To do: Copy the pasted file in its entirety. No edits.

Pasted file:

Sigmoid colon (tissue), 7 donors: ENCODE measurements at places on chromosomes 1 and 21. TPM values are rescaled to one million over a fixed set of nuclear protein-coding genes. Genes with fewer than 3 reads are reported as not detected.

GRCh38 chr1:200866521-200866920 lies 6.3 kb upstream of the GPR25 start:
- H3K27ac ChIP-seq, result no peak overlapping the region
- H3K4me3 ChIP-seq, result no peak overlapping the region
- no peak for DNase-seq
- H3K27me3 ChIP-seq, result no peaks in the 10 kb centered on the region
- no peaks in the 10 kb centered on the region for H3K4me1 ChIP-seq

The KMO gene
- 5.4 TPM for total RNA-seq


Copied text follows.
Sigmoid colon (tissue), 7 donors: ENCODE measurements at places on chromosomes 1 and 21. TPM values are rescaled to one million over a fixed set of nuclear protein-coding genes. Genes with fewer than 3 reads are reported as not detected.

GRCh38 chr1:200866521-200866920 lies 6.3 kb upstream of the GPR25 start:
- H3K27ac ChIP-seq, result no peak overlapping the region
- H3K4me3 ChIP-seq, result no peak overlapping the region
- no peak for DNase-seq
- H3K27me3 ChIP-seq, result no peaks in the 10 kb centered on the region
- no peaks in the 10 kb centered on the region for H3K4me1 ChIP-seq

The KMO gene
- 5.4 TPM for total RNA-seq